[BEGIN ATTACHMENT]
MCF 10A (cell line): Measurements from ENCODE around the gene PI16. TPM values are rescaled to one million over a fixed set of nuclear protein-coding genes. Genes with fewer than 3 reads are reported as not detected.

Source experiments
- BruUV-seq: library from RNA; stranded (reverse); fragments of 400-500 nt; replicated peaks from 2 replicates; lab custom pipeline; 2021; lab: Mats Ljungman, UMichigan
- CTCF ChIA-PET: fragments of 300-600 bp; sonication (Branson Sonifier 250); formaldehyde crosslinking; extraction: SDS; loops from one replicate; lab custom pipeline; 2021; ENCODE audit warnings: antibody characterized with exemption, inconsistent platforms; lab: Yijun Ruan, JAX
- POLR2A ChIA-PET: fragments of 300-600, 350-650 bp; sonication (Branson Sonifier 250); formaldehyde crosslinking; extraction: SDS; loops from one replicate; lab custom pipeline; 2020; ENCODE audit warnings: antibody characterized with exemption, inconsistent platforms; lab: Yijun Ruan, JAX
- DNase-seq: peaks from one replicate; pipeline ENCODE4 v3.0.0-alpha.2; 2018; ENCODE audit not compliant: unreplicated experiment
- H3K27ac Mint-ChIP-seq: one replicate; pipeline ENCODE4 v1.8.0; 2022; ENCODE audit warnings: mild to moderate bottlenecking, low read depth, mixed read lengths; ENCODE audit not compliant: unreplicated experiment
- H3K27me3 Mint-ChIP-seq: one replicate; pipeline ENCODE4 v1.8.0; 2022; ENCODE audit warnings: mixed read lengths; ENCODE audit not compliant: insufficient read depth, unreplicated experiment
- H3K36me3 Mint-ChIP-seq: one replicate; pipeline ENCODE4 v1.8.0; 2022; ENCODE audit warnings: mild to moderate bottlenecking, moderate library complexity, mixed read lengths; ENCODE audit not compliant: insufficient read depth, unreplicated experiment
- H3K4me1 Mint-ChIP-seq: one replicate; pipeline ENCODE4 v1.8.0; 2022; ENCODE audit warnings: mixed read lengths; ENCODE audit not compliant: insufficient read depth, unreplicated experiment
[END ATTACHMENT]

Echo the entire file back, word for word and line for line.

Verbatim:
MCF 10A (cell line): Measurements from ENCODE around the gene PI16. TPM values are rescaled to one million over a fixed set of nuclear protein-coding genes. Genes with fewer than 3 reads are reported as not detected.

Source experiments
- BruUV-seq: library from RNA; stranded (reverse); fragments of 400-500 nt; replicated peaks from 2 replicates; lab custom pipeline; 2021; lab: Mats Ljungman, UMichigan
- CTCF ChIA-PET: fragments of 300-600 bp; sonication (Branson Sonifier 250); formaldehyde crosslinking; extraction: SDS; loops from one replicate; lab custom pipeline; 2021; ENCODE audit warnings: antibody characterized with exemption, inconsistent platforms; lab: Yijun Ruan, JAX
- POLR2A ChIA-PET: fragments of 300-600, 350-650 bp; sonication (Branson Sonifier 250); formaldehyde crosslinking; extraction: SDS; loops from one replicate; lab custom pipeline; 2020; ENCODE audit warnings: antibody characterized with exemption, inconsistent platforms; lab: Yijun Ruan, JAX
- DNase-seq: peaks from one replicate; pipeline ENCODE4 v3.0.0-alpha.2; 2018; ENCODE audit not compliant: unreplicated experiment
- H3K27ac Mint-ChIP-seq: one replicate; pipeline ENCODE4 v1.8.0; 2022; ENCODE audit warnings: mild to moderate bottlenecking, low read depth, mixed read lengths; ENCODE audit not compliant: unreplicated experiment
- H3K27me3 Mint-ChIP-seq: one replicate; pipeline ENCODE4 v1.8.0; 2022; ENCODE audit warnings: mixed read lengths; ENCODE audit not compliant: insufficient read depth, unreplicated experiment
- H3K36me3 Mint-ChIP-seq: one replicate; pipeline ENCODE4 v1.8.0; 2022; ENCODE audit warnings: mild to moderate bottlenecking, moderate library complexity, mixed read lengths; ENCODE audit not compliant: insufficient read depth, unreplicated experiment
- H3K4me1 Mint-ChIP-seq: one replicate; pipeline ENCODE4 v1.8.0; 2022; ENCODE audit warnings: mixed read lengths; ENCODE audit not compliant: insufficient read depth, unreplicated experiment